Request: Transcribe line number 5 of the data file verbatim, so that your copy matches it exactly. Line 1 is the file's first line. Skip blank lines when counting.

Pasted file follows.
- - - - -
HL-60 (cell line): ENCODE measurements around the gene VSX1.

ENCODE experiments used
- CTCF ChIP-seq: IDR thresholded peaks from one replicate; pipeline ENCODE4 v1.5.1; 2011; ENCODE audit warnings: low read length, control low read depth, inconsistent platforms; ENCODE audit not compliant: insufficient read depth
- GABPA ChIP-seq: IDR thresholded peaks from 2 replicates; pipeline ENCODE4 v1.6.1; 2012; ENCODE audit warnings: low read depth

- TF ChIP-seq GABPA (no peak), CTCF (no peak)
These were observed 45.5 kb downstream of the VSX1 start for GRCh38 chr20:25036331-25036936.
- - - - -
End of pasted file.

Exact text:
- TF ChIP-seq GABPA (no peak), CTCF (no peak)